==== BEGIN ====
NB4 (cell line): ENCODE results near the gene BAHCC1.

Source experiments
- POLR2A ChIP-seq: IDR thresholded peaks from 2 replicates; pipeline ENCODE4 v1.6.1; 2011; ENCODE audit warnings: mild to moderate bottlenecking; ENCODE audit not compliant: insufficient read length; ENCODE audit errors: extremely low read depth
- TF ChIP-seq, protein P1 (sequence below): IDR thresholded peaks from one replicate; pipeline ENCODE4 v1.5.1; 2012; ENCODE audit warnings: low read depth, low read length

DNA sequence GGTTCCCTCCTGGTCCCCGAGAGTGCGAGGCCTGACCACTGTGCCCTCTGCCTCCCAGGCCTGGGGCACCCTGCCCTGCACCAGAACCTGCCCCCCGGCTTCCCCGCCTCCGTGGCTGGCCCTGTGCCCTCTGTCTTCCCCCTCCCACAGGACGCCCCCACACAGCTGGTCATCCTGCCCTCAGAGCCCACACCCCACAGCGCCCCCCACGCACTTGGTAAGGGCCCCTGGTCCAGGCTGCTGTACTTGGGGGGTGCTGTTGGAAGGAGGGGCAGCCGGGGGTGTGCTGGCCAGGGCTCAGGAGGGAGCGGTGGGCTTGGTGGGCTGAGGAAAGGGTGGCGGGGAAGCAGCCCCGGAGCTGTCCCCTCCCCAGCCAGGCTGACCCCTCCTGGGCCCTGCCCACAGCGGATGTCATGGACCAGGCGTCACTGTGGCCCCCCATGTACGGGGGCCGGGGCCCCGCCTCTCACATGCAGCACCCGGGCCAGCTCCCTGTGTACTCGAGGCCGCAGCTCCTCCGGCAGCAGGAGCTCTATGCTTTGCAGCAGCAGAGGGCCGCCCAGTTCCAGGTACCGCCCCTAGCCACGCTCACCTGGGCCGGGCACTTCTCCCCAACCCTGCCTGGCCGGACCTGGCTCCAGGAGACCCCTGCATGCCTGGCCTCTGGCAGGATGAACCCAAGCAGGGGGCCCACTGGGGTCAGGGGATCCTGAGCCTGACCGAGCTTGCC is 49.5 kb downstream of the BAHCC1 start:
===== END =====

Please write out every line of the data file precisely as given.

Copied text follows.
NB4 (cell line): ENCODE results near the gene BAHCC1.

Source experiments
- POLR2A ChIP-seq: IDR thresholded peaks from 2 replicates; pipeline ENCODE4 v1.6.1; 2011; ENCODE audit warnings: mild to moderate bottlenecking; ENCODE audit not compliant: insufficient read length; ENCODE audit errors: extremely low read depth
- TF ChIP-seq, protein P1 (sequence below): IDR thresholded peaks from one replicate; pipeline ENCODE4 v1.5.1; 2012; ENCODE audit warnings: low read depth, low read length

DNA sequence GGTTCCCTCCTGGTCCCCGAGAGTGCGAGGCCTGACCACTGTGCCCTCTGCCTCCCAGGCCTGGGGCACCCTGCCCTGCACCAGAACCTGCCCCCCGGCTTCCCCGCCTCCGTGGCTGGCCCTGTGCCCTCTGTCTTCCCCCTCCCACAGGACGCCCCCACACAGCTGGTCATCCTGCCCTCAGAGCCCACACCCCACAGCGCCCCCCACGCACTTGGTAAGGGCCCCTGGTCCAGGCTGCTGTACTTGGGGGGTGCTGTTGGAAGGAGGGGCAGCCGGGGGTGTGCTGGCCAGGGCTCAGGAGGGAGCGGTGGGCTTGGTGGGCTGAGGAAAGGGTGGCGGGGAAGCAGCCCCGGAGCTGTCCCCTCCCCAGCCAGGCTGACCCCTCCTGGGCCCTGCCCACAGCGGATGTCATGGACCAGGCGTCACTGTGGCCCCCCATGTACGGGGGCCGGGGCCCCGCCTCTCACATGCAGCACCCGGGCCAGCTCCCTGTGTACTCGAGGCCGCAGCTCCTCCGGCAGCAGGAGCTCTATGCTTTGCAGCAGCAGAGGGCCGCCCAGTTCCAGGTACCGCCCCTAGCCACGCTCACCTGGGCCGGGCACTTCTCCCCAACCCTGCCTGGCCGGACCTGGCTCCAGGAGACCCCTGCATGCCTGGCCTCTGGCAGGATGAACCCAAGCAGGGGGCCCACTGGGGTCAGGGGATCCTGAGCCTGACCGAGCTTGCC is 49.5 kb downstream of the BAHCC1 start: